Meeting Comments

On Friday 10 November, the public meeting was held where people who have made submissions to the review were able to make oral submission. Well, with some restrictions . . some rules were imposed whereby presenters were allocated exactly 5 minutes, no new material was able to be presented, and no questions of the Trustees were allowed.

There is a great commentary of the proceedings in a following Bay Buzz e-newsletter . . . here >>

Only 11 people presented oral submissions. Two themes emerged. The first was criticism of the Trustees for their lack of communications with the Consumers about Trust actions. The second was criticism of the Trustees for providing no information to the Consumers/Beneficiaries regarding the benefits of the ownership options that are available to the Trust. That is, either the status quo and the future value of the dividend stream, and the alternative, the value of the share parcel that would be distributed to Consumers with that ownership option.

The Trustees are refusing to comment on the market value of Unison, or the value of the parcel of shares, and have a legal opinion which they are happy to hide behind. The legal opinion says that they don’t even need to consider that when deliberating on the ownership question. In our view that legal opinion is utter nonsense and should not be relied upon. The Chapman Tripp opinion relating to Eastland Network and the Trust Taieawhiti says quite explicitly that these value questions must be considered.

The show stopper at the meeting was the realisation that the Trustees are obligated, by a clause in the Trust Deed, to allow public attendance at any meeting where the ownership questions are deliberated. Just how the Trustees solve that issue before the meeting where they are supposed to announce their decision will be interesting to see. It should have been a fun week, but it wasn't!

By the way, the Secretary of the Trust commented to one of our supporters at the meeting that in his view Unison would have a market value of about $800M. That would make the parcel of shares worth about $13,000.

Why won’t the Trustees tell you?

Is it a Trustworthy Trust or a Secret Society ?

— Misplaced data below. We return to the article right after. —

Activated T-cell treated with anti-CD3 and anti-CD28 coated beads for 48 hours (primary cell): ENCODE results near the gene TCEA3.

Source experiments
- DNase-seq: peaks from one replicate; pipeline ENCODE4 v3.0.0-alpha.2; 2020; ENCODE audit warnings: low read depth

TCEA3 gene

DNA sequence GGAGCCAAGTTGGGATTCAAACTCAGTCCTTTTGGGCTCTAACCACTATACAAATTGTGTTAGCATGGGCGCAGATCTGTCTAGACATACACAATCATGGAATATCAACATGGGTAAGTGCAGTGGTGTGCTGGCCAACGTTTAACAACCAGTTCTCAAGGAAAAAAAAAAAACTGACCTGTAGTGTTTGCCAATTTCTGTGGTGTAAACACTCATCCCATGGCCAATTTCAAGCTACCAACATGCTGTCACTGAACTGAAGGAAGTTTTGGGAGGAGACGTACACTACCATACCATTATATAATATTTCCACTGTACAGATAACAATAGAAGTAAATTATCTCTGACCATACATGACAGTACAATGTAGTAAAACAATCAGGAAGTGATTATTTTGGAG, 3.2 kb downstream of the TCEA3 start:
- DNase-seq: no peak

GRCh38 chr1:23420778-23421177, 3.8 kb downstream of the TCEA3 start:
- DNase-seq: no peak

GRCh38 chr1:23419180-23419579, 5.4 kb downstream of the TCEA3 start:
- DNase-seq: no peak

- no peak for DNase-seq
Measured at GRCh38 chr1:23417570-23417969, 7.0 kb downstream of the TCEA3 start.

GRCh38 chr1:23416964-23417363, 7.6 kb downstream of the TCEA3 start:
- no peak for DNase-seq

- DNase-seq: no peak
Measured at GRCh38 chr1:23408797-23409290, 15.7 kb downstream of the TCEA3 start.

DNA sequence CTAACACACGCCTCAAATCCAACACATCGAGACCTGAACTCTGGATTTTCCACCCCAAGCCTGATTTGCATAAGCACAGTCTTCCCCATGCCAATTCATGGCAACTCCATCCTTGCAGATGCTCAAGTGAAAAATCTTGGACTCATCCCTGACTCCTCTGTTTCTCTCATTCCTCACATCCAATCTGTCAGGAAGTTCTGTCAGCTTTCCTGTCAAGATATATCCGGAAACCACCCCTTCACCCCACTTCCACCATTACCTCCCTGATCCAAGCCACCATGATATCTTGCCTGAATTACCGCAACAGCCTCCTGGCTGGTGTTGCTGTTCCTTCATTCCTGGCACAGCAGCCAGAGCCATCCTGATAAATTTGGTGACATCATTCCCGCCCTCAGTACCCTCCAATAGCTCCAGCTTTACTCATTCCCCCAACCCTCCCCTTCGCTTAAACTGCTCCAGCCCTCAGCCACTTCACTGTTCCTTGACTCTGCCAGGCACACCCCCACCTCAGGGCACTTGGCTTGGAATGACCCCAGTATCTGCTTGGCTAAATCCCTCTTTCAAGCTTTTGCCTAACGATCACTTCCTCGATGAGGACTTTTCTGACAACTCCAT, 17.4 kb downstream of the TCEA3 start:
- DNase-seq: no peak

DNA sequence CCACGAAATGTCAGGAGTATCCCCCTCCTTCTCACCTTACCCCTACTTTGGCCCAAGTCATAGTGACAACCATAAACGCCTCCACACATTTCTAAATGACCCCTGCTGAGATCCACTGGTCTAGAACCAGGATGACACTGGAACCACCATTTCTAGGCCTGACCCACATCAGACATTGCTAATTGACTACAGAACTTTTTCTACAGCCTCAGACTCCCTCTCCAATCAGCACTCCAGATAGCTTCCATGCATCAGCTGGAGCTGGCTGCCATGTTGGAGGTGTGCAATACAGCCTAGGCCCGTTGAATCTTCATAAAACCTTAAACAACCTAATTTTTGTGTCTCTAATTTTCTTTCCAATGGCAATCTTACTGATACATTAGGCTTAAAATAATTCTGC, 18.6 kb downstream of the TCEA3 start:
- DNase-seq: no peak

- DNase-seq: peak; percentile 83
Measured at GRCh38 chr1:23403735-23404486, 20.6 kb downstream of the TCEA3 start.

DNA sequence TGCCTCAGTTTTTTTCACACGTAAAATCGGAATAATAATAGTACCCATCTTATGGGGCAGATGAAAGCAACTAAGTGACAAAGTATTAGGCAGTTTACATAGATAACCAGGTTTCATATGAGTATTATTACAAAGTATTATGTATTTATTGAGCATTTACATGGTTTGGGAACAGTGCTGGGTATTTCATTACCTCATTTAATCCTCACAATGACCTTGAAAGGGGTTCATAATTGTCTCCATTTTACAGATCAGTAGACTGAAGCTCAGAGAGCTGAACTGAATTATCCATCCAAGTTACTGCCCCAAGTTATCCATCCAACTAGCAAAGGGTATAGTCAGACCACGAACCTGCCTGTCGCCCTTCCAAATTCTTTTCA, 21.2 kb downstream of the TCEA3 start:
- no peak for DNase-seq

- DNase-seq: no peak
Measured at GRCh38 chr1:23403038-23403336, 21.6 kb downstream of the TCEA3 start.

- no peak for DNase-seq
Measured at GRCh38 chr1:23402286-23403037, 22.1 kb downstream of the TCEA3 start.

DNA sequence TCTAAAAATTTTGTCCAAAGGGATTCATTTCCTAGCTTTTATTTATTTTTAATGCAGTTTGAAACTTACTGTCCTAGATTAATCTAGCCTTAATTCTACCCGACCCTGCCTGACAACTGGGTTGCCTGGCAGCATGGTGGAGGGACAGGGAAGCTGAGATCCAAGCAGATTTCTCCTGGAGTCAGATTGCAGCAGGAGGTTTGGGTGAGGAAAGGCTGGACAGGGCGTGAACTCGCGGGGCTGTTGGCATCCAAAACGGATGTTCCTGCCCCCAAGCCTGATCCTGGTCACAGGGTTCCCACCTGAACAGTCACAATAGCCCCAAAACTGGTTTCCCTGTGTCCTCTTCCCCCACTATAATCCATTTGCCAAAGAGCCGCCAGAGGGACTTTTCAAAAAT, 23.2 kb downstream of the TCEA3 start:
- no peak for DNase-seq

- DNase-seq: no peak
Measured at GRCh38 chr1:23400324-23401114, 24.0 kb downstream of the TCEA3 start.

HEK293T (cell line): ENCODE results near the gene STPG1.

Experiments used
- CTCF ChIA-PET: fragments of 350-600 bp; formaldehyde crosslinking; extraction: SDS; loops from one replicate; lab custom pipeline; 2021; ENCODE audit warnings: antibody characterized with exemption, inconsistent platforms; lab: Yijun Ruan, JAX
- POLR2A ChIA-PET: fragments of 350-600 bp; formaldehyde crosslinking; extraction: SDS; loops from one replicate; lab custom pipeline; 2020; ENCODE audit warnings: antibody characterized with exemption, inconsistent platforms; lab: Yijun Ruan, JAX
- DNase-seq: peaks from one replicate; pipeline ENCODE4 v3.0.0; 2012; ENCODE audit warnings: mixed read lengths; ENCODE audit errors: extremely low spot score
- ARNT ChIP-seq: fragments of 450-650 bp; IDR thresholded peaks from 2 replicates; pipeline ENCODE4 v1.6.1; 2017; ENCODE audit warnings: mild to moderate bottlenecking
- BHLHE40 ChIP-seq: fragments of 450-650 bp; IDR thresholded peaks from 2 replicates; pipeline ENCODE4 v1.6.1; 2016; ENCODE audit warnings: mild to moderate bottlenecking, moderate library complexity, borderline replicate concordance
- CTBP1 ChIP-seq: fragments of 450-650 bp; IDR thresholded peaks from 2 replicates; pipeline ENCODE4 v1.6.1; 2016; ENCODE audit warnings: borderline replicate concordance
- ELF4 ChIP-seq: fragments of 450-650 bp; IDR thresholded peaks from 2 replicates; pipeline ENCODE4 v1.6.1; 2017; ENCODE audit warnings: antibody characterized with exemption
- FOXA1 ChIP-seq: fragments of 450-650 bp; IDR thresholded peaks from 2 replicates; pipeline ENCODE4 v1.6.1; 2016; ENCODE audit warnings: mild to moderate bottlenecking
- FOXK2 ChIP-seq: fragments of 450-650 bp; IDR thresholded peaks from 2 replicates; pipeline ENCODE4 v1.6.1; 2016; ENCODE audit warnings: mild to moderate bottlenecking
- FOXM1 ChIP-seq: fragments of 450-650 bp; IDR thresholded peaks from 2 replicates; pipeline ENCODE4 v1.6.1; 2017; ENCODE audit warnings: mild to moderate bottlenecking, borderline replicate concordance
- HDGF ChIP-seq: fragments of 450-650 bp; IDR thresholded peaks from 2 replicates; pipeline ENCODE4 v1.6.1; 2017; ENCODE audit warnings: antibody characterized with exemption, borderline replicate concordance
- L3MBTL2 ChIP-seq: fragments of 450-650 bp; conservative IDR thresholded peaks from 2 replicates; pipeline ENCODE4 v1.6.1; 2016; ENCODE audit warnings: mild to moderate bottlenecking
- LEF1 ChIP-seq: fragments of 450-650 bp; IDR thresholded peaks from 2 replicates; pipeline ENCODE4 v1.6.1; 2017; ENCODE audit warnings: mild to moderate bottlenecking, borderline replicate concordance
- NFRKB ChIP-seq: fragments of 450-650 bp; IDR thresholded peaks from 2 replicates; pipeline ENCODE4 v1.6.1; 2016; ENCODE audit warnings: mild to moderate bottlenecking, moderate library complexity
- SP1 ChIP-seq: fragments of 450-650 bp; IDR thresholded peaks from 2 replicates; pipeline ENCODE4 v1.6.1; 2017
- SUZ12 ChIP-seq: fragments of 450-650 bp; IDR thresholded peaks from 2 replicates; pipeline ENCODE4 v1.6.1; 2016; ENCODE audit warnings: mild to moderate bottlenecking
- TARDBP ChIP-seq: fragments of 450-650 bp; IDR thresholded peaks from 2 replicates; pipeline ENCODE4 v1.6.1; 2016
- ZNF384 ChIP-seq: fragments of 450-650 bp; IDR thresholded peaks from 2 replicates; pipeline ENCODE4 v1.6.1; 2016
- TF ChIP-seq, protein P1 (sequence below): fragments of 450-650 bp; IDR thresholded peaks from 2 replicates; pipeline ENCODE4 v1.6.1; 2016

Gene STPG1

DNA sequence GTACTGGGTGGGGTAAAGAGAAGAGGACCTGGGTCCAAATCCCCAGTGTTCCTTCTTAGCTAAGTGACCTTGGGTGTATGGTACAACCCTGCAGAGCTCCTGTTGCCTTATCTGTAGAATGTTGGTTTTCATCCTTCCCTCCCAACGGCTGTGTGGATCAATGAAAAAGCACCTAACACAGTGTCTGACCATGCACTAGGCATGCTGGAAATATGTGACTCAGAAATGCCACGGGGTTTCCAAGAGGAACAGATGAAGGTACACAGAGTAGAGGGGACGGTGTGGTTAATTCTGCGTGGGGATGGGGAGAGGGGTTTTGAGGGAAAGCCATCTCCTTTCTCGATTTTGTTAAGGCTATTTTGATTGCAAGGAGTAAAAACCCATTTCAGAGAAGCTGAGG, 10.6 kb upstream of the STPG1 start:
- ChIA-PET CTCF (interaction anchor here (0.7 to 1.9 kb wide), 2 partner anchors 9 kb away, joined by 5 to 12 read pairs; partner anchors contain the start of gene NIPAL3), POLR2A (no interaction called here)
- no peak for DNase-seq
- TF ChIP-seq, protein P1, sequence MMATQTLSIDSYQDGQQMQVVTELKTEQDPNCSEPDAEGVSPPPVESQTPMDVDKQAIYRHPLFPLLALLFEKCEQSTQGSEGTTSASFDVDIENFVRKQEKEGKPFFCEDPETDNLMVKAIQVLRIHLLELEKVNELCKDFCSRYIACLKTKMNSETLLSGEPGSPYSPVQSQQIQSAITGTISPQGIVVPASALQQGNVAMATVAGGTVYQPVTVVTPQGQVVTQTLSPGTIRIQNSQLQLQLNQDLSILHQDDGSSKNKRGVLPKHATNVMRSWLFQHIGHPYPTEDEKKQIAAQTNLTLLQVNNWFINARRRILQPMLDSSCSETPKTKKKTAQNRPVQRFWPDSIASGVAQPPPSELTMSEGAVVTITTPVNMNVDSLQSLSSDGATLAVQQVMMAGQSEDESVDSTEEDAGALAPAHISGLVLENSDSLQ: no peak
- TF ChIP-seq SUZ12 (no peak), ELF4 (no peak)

The last event of the was the Public Meeting where the Trustees “deliberated” in public, and then made the final decision. Of course they were unanimous in resolving to continue with Trust ownership of the shares in Unison.

Deliberated? Well, it was more like a charade. Many of the 25 or so public observers wondered what they had witnessed. Bay Buzz has a good commentary here . .

Chair Diana Kirton opened proceedings with a written speech in which she continued the expected propaganda, and even congratulated the Trust for the large growth in the number of written submissions this time [about 198], versus 21 at the last review in 2018. One has to wonder what the Trust really did to encourage that response. Shouldn’t the credit go to Free the Funds for raising the awareness and challenging the Trust over the last few months?

Well, Diana doesn’t think so. She takes Free the Funds to task for asking questions.

Free the Funds have never asked for a formal market valuation of Unison. That is unnecessary. We already have a pretty good idea, supported by opinions from leading executives in the electricity industry, and even from the Trust secretary. What we have repeatedly asked for was a view, opinion or estimate from the Trustees of the value of Unison. Did they ever respond? No! Instead they obtained a legal opinion saying that “the information did not exist”. Really? Normally one would think that Trustees who have a prime responsibility to manage the shares in Unison, on behalf of the Consumers, would have a pretty good idea of the value of the shares they manage. If the information does not exist then one can only assume that their minds are blank.